Michael Bailey: More Lotus fun and games fill F1’s summer break

So it is back to it – Belgium, this weekend. How the time flies. Yet if you thought it was a quiet month's break for every F1 outfit this summer, you would be wrong. Or maybe rather than outfits, let's say associates.

I have tried my best to keep football well out of this column so far, but with more Lotus court appearances and a few choice news items springing up during August, the Premier League and F1 have become a little entwined. For one week, at least.

Hethel's Group Lotus – car manufacturer of the Elise, Elan, sponsor of the Renault F1 team in black and gold etc – and Team Lotus – at Hingham, owned by Tony Fernandes, green and yellow, started in F1 last season – were fighting over who can be called a Lotus on the F1 grid for almost a year until the High Court effectively ruled in team Lotus' favour earlier this year.

Both companies' ownership ultimately comes down to Malaysian hands, while Fernandes and Group chief executive Dany Bahar have seemingly played a game of politics – often played out in public – that has seen various ploys, twists and turns from both sides.

All of which makes it hard to consider Fernandes' purchase of Queens Park Rangers and Group Lotus' 'seven-figure' investment in Norwich City being revealed within days of each other as a coincidence.

Obviously no fingers are being pointed here at either football club. QPR's previous ownership – which included an F1 connection in Bernie Ecclestone and disgraced former Renault team principal Favio Briatore – was leaving a lot to be desired by their own fans.

As for the Canaries, a dalliance with possible investment from Fernandes last year did not come off, despite the confessed West Ham fan enjoying the idea of having a stake in all things yellow, green and sporting.

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And no blame now for City taking a helping hand from a fellow long-established Norfolk institution, one that enjoys prominent positioning on the Carrow Road press boards alongside kit sponsor Aviva and kit manufacturer Arrea.

The connection makes some sense for Group Lotus of course – the two have enjoyed successful connections in the past – but having shelled out �120m on a currently confusing and arguably flawed sponsorship of the Renault F1 team, and shed more than 100 jobs at Hethel under increased financial pressures, is there really any extra money to spend? Especially as the lawyers are still being employed at the High Court.

That's right. The summer break saw both Lotuses back in the High Court in front of Mr Justice Peter Smith to get clarification over whether Team Lotus' F1 car can be called a 'Lotus' chassis, as well as Group Lotus wanting to prevent Hingham's constructer passing off Lotus sports cars thanks to the team's purchase of Caterham cars a few months ago.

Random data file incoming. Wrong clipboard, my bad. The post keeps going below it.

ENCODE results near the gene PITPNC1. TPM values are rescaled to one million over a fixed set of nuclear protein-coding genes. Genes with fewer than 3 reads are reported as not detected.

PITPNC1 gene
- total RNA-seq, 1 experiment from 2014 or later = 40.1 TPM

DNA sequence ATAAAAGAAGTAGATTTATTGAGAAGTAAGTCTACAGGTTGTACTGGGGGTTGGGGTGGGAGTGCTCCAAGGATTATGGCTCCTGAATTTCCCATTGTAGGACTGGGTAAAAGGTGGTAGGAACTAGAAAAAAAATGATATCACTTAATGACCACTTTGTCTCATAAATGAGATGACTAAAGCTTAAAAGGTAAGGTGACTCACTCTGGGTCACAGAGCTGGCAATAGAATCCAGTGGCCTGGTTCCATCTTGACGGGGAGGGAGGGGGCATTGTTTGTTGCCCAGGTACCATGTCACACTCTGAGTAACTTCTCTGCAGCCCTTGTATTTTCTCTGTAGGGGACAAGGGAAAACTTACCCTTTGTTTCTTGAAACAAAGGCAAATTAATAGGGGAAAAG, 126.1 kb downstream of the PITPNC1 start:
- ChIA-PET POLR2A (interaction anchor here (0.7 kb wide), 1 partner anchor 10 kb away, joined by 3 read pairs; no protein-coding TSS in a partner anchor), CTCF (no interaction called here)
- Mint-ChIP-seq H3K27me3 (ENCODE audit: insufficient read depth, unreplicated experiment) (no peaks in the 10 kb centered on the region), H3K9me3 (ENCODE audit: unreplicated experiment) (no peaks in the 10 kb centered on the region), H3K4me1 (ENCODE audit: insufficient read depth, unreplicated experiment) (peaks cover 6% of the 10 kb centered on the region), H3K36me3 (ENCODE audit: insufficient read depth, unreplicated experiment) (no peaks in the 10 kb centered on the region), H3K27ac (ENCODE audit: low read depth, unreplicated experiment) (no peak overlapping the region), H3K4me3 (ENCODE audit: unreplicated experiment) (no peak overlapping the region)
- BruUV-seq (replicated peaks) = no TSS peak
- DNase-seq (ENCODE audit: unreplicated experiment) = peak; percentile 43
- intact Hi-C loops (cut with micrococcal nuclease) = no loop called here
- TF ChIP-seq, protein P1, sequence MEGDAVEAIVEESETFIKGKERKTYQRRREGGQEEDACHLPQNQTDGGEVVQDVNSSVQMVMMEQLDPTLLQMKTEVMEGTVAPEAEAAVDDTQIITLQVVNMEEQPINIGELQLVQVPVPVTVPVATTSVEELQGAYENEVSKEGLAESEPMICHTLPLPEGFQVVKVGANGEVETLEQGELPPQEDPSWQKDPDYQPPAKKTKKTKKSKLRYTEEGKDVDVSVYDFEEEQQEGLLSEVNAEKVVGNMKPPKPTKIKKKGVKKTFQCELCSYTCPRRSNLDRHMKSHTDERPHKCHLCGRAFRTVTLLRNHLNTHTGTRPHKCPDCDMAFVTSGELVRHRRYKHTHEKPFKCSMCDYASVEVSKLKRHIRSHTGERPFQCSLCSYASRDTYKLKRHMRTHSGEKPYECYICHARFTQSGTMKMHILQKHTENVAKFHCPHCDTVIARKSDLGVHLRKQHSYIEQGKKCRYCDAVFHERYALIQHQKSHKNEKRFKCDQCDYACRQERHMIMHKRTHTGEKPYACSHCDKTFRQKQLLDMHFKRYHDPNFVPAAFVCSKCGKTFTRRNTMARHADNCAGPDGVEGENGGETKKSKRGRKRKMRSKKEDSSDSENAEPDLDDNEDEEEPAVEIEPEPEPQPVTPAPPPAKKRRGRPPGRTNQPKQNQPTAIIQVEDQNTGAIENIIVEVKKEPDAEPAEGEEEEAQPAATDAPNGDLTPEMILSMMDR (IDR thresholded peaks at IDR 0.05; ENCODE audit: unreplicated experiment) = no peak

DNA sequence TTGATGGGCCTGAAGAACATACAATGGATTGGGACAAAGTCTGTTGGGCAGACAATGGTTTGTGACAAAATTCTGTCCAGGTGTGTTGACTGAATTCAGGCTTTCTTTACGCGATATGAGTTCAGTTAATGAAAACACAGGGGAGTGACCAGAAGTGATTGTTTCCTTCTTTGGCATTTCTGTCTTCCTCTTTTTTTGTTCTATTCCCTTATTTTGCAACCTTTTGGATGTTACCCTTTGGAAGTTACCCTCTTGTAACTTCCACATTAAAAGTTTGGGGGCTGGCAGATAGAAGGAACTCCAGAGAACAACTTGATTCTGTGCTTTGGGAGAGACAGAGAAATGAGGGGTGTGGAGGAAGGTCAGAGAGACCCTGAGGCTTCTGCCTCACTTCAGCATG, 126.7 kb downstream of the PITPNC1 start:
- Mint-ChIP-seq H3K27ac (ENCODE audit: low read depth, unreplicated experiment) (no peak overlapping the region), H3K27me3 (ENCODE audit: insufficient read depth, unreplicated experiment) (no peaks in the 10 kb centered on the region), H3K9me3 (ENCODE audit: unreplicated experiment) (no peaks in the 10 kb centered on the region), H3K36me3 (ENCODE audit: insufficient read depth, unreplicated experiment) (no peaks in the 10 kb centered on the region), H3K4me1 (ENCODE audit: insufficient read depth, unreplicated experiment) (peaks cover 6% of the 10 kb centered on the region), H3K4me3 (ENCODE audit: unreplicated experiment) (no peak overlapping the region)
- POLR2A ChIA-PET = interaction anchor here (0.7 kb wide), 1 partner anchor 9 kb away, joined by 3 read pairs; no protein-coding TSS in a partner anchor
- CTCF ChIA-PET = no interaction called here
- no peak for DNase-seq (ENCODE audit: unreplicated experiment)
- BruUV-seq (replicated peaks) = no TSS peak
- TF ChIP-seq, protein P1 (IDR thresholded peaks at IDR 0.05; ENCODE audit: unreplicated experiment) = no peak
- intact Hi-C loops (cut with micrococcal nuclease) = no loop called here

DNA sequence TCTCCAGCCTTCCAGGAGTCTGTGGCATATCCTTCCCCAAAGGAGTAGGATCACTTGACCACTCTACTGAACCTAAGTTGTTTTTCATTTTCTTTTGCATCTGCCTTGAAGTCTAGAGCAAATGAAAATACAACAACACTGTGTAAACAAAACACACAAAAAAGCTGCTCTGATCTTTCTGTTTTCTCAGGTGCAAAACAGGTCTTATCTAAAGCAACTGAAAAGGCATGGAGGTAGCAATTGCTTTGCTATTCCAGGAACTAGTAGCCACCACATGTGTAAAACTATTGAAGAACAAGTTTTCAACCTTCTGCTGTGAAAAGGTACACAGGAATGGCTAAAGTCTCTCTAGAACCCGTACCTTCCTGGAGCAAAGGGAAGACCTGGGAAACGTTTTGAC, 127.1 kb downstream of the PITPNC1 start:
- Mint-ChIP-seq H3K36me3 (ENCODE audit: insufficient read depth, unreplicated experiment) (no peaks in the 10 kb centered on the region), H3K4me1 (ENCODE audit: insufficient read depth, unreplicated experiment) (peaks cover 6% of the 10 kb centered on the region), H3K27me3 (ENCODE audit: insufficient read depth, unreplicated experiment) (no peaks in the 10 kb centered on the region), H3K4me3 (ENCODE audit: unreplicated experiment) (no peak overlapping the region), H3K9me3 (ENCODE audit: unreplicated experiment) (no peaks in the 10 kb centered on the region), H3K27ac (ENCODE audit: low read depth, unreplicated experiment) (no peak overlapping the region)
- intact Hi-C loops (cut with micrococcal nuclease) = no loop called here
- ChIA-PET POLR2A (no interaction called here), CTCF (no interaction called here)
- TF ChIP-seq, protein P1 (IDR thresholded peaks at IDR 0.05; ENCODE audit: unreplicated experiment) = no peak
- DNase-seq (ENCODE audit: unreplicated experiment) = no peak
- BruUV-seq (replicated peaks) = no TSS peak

A verdict may arrive by next month – yet there are probably enough legs in the messy affair to give us plenty to talk about even when the next breather from track action comes along.

• Given the Lotus saga seems to rear its ugly head whenever there is a lull in the track action, it's good news the competitive stuff gets back to it this weekend.

And what a place to restart – Spa Francorchamps.

It was always my favourite track to watch the action on TV, and the one I came closest to making an F1 spectating debut at until an ill-fated attempt during a holiday in the Ardennes.

Spa is a classic track. One that never needed Pirelli tyres or DRS to regularly produce a cracking race weekend.

As it happens, the BBC Two documentary 'Grand Prix – The Killer Years' broadcast on Sunday night showed just why some many drivers and racing fans have fallen in love with the circuit at Spa. And just how dangerous it was with that, too.

Things are thankfully hugely safer these days – meaning we can concentrate on the title battle in 2011 without worrying which drivers will actually survive through to November.

It will feel like the start of a whole new season on Sunday for some – maybe apart from Red Bull, who could find themselves glad for their current advantages in the second half of the season.

That is the big question mark – will McLaren and Ferrari make a real go of pressuring Sebastian Vettel? Or is he just too far ahead already? I don't know about you, but I'm more than ready to find out.

• Eau Rouge is as spectacular as it gets in F1 – and it is a shame DRS will be banned for the weekend on the iconic corner at Spa.

Similar happened at Monaco, where DRS was banned through the tunnel due to safety concerns. But, as Hispania driver Vitantonio Liuzzi has pointed out, the tunnel and its enclosed nature is different to the wide open spaces of Eau Rouge.

As it happens, I spent part of my own mid-season break in Monaco and took a drive along the start-finish straight and through Saint Devote. Admittedly, most of it was at 5mph – it's a good job they clear the traffic for the race.

I squeezed in Beau Rivage too – the gradient on that straight gets lost on television.

But it makes you think, even the threat of losing the likes of Monaco and Spa on the calendar in future would make a serious dent in F1's character.

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